The recent decision not to allow transgender people to serve in the US military brings into play the blasé approach to basic human rights demonstrated by all levels of society, underlines the total absence of ability to grasp the fundamental issues behind the LGTBQ community and demonstrates a latent sexist, homophobic and exclusive approach to social policy.
Lesbian, Gay, Transgender, Bisexual, Queer, LGTBQ. Labels. Tags. Branded as if with hot irons, the people who identify themselves as members of the LGTBQ community are human beings and as such have the same rights enshrined in law as all other human beings or whatever gender or sexuality orientation, in most countries of the world, although there remains a great deal to be done. Let us separate the wheat from the chaff.
Separating the issues, there is a difference between what is culturally acceptable in a given geographical region and what is allowed under the law. In Russia for instance all citizens regardless of their sexuality or gender orientation have their rights guaranteed and can serve as equals in any area of activity in the private or public sector. This does not mean however that people are allowed to distribute literature or other materials promoting non-traditional practices among human beings to minors. Therefore it is irrelevant to argue whether people can insinuate to minors that such non-traditional practices are "normal".
While Russia is much criticized among some members of society in western countries, and especially among the LGBTQ community, these are the facts and whatever "repression" that exists on a case-by-case basis comes from the vector of societal norms and practices, not from any policy of repression from the State. Those who know the law in Russia are very well aware of this.
We can conclude that in Russia the attitude is more balanced and more mature than in the West, where gay parades take place in the middle of capital cities, with groups of men and women kissing each other in public, tongues down throats and hands under the trousers, front and back, greeted by a mixture of wry smiles, glares, stares, sighs, cheers, waves, laughter, shock, embarrassment and nonchalance.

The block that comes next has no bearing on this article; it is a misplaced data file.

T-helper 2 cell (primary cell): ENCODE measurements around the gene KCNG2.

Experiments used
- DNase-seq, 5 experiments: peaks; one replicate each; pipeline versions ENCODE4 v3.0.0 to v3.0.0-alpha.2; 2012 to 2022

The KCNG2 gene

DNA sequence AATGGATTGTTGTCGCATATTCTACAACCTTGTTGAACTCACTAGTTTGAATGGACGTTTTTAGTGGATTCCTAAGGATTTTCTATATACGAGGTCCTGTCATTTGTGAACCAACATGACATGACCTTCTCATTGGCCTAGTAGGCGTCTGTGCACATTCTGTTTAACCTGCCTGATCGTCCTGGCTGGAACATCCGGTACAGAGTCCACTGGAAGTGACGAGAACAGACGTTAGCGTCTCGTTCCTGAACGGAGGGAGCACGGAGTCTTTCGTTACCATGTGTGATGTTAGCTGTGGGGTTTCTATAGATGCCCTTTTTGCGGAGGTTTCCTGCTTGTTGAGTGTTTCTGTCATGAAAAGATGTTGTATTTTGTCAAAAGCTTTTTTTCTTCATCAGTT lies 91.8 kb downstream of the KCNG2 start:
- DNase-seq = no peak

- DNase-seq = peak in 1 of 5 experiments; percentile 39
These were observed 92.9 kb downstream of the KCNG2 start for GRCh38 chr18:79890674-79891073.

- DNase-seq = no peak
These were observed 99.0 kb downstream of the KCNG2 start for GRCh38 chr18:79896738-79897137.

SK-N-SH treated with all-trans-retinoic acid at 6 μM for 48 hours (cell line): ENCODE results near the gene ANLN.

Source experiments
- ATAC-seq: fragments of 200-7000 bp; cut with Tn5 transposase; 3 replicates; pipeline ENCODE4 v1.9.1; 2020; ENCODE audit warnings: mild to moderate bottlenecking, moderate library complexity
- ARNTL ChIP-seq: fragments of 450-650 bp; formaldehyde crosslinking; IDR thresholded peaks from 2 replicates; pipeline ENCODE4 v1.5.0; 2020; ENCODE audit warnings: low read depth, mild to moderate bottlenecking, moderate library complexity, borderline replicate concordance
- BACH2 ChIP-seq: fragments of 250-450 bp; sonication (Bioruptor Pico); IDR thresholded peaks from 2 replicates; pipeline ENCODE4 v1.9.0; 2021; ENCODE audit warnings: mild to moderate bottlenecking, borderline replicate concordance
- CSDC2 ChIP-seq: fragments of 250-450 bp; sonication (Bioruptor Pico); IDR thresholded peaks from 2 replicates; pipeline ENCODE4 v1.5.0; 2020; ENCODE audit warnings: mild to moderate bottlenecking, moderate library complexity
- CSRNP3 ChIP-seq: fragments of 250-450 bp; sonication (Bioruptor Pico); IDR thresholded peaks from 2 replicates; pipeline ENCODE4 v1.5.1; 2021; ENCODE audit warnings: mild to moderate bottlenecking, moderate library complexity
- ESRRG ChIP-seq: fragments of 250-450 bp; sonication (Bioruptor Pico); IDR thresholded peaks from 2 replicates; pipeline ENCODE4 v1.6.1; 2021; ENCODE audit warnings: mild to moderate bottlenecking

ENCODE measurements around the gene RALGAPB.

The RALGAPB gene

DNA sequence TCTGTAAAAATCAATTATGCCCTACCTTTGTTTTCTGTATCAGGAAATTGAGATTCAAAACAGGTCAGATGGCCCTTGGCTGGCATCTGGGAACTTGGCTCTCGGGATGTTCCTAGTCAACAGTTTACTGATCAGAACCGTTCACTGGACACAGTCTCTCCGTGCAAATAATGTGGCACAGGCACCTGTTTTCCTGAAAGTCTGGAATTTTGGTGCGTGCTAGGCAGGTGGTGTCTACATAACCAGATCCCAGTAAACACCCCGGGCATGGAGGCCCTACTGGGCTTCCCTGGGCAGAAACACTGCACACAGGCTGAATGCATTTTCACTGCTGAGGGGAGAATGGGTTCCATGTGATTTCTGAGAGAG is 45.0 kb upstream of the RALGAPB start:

In other words, each to her/his own, the general consensus being go and do that behind closed doors, or get a room somewhere. This goes for women kissing women, men kissing men, men kissing dogs, an eighteen-year-old man kissing a 99-year-old lady, or a busty broad flashing her boobs outside a football stadium after three glasses of beer. Unnecessary.
But just a minute. We are all committing a fundamental error here, by identifying the LGBTQ issue as a sexual issue when all it is, is a question of identification. Being LGBTQ does not mean a person is going to walk around flashing his penis or baring her breasts, it does not mean public manifestations of sodomyor "abnormal" sexual practices by women on women, any more than a so-called "normal" and "upright" citizen with a wife and family is going to perform in public as he does in his bedroom, namely prance around in a pink ballet dress with a cucumber up his anatomy being tickled by his wife with a feather duster, squealing like a pig. But he is "Mr. Heterosexual Normal".
And just because someone is LGBTQ, does this mean that this person is going to practice her/his sexuality in the open? Why should they, any more than anyone else? They are human beings. Some will, some will not. Many will be faithful to their partners, behind closed doors. Others may be more promiscuous, like any heterosexual.